- 1). Plug in the soldering iron and allow it to warm to operating temperatures. This may take several minutes.
- 2). Cut a piece of scrap copper wire into two pieces of approximately equal length using a pair of wire cutters. Strip about a half inch of insulation from one end of each wire using a pair of wire strippers. This typically involves matching the diameter of the wire to the properly-sized hole in the stripper, then grasping the wire in the stripper, squeezing the handles and pulling the strippers toward the short end of the wire. This should strip away the insulation without damaging the wire.
- 3). Hold the two piece of copper wires so that the stripped ends face each other, overlap the two stripped pieces parallel to each other, and twist the wires together about three full rotations. The wires should be twisted together sufficiently tight to resist a slight tug.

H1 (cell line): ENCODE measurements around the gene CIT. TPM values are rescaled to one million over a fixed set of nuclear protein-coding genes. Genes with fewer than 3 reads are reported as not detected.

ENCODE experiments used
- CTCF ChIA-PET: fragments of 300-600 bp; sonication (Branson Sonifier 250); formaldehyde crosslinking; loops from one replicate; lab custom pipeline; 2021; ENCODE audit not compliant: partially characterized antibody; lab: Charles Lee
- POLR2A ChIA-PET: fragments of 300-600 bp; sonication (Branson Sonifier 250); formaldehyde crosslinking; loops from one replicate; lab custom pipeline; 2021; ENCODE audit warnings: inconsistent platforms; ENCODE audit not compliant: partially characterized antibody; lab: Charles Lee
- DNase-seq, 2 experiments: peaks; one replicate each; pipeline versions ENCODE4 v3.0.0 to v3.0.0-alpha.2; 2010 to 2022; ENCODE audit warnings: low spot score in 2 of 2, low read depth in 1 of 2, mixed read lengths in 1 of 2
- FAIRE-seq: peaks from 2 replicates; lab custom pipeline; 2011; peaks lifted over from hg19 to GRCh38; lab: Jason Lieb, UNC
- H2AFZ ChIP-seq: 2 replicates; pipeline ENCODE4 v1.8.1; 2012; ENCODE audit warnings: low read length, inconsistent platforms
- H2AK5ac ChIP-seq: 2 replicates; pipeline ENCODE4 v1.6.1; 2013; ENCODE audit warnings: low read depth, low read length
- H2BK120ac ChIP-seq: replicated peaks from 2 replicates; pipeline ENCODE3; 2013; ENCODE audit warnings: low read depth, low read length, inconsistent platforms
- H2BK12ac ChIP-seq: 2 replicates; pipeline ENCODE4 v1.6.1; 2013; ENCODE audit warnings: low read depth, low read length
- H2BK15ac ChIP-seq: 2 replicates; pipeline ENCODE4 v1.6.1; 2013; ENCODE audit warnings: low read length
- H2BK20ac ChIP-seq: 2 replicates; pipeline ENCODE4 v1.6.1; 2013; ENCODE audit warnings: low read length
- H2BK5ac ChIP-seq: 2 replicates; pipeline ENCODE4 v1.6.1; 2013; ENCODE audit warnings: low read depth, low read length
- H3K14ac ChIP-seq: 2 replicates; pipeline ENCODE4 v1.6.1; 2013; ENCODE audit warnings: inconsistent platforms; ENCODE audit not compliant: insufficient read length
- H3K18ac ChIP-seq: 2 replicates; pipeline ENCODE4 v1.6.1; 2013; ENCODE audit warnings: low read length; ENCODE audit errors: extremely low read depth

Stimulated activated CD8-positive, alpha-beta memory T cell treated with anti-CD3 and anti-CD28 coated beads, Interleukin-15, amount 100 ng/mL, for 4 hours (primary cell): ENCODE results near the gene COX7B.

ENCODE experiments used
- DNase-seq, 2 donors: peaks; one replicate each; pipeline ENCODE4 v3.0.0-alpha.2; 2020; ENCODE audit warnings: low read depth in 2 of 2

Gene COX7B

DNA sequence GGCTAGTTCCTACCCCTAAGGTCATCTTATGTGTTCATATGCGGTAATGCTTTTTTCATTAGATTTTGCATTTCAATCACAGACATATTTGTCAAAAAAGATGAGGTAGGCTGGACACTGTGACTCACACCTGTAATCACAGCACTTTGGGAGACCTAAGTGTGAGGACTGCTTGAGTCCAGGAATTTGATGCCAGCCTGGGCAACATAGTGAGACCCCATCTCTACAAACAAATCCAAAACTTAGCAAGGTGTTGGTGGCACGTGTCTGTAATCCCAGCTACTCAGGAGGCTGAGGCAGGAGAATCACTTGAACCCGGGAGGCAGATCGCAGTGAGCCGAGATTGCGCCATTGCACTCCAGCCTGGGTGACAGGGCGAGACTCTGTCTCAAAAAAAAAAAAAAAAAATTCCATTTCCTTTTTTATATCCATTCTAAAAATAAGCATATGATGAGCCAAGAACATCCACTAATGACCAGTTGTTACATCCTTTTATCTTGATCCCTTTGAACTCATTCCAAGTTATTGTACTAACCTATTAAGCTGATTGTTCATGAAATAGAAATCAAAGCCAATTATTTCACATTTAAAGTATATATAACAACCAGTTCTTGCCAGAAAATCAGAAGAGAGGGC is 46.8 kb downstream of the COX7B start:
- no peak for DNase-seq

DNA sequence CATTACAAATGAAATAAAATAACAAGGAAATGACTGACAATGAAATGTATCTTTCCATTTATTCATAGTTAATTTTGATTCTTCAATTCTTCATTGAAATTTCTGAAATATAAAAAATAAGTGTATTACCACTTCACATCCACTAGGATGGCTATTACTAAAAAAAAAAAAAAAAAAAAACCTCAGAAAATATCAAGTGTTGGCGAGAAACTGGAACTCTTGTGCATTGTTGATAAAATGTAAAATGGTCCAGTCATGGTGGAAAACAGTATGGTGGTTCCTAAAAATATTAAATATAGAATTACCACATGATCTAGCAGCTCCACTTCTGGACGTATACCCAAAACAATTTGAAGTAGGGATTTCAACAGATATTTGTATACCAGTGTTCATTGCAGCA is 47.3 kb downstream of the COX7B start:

- 4). Place two pieces of scrap wood on a table side by side an inch or so apart. Place the wire between the wood pieces so that the twisted part of the wire -- the splice -- rests between the pieces. This is to allow you to simultaneously access both the top and bottom of the splice.
- 5). Hold the tip of the soldering iron to the bottom of the splice to heat the wire. After about five seconds, hold the tip of a piece of solder wire to the top of the splice. The tip of the iron and the solder wire should never touch. The purpose of the iron is to get the wire hot enough to melt the solder directly onto the wire.
- 6). Melt about one-quarter inch of solder wire into the joint, then remove the iron and allow the solder to cool. The solder should solidify within a few seconds of removing the iron. The wire should be cool enough to handle after about 10 or 20 seconds.
- 7). Inspect the joint by noting the color of the solder. It should exhibit a shiny, metallic appearance. Tug lightly on the two ends of the wire to verify the integrity of the solder joint. Any cracks that appear in the solder during this process indicate the formation of a "cold joint," or a joint formed while the wire was not sufficiently hot to properly melt the solder. Cold joints must be broken or cut apart and re-soldered.
- 8). Wrap the solder joint with electrical tape to complete the process.
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